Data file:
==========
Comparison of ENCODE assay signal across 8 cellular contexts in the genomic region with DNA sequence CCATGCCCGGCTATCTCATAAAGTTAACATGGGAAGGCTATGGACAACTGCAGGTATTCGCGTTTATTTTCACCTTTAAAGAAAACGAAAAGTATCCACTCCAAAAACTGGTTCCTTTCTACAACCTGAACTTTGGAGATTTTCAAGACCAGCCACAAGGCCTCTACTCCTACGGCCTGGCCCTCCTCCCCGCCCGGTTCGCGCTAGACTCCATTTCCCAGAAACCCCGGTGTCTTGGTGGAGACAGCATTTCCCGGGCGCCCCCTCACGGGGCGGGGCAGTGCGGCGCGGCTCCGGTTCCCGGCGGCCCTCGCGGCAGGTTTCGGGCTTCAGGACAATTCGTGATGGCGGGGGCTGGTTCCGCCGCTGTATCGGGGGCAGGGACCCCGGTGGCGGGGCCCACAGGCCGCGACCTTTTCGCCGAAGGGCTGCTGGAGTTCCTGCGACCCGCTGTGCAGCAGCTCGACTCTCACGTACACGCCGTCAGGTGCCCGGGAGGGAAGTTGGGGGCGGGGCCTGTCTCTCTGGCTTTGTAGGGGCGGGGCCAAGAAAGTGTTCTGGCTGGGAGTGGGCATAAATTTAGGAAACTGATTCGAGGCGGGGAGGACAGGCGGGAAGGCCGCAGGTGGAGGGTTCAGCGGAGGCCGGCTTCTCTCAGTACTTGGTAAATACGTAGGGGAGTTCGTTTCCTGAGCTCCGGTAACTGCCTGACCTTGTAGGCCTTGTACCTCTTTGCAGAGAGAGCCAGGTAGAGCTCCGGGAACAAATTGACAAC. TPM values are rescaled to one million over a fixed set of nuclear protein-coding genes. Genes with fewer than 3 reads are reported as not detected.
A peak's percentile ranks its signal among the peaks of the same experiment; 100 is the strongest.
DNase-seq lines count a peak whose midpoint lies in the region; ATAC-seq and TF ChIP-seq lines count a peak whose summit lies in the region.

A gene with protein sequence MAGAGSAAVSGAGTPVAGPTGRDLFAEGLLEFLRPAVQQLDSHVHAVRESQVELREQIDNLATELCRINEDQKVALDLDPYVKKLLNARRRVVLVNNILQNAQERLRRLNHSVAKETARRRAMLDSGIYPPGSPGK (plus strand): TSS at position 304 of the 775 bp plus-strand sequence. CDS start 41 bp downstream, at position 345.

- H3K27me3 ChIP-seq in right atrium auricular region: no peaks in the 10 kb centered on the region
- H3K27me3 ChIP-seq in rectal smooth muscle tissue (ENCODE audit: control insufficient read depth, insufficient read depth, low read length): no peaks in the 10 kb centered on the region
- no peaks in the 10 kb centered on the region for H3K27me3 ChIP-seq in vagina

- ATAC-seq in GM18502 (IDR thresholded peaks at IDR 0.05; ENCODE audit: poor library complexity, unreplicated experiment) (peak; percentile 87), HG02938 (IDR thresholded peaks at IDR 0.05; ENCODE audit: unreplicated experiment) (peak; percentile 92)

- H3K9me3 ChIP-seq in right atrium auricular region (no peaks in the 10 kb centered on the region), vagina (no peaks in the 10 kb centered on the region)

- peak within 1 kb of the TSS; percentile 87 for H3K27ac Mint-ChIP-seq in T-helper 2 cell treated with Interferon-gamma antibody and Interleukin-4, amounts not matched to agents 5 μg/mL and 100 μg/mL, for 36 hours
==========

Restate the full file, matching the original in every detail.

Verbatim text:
Comparison of ENCODE assay signal across 8 cellular contexts in the genomic region with DNA sequence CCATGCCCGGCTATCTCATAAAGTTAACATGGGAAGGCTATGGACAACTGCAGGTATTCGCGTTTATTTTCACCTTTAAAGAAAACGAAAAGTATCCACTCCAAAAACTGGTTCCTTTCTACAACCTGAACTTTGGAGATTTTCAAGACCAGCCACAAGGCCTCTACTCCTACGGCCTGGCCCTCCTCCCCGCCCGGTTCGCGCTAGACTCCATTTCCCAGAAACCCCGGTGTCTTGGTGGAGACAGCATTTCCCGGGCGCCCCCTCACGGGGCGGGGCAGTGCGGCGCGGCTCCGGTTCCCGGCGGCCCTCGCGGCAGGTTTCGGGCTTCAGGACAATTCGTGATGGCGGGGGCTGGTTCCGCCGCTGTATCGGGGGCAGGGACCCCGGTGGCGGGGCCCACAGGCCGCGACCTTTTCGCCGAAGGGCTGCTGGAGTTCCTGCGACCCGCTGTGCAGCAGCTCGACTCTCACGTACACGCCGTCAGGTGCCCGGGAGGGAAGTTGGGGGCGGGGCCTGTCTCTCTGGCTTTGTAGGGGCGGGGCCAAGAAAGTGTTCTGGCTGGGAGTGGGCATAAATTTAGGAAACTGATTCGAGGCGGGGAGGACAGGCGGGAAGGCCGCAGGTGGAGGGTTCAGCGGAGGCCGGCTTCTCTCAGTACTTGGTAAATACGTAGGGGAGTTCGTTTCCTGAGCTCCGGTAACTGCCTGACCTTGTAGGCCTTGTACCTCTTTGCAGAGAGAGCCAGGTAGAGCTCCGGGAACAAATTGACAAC. TPM values are rescaled to one million over a fixed set of nuclear protein-coding genes. Genes with fewer than 3 reads are reported as not detected.
A peak's percentile ranks its signal among the peaks of the same experiment; 100 is the strongest.
DNase-seq lines count a peak whose midpoint lies in the region; ATAC-seq and TF ChIP-seq lines count a peak whose summit lies in the region.

A gene with protein sequence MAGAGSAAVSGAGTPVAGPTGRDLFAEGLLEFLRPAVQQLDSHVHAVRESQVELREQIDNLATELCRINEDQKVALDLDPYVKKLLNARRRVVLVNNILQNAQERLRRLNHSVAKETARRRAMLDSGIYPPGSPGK (plus strand): TSS at position 304 of the 775 bp plus-strand sequence. CDS start 41 bp downstream, at position 345.

- H3K27me3 ChIP-seq in right atrium auricular region: no peaks in the 10 kb centered on the region
- H3K27me3 ChIP-seq in rectal smooth muscle tissue (ENCODE audit: control insufficient read depth, insufficient read depth, low read length): no peaks in the 10 kb centered on the region
- no peaks in the 10 kb centered on the region for H3K27me3 ChIP-seq in vagina

- ATAC-seq in GM18502 (IDR thresholded peaks at IDR 0.05; ENCODE audit: poor library complexity, unreplicated experiment) (peak; percentile 87), HG02938 (IDR thresholded peaks at IDR 0.05; ENCODE audit: unreplicated experiment) (peak; percentile 92)

- H3K9me3 ChIP-seq in right atrium auricular region (no peaks in the 10 kb centered on the region), vagina (no peaks in the 10 kb centered on the region)

- peak within 1 kb of the TSS; percentile 87 for H3K27ac Mint-ChIP-seq in T-helper 2 cell treated with Interferon-gamma antibody and Interleukin-4, amounts not matched to agents 5 μg/mL and 100 μg/mL, for 36 hours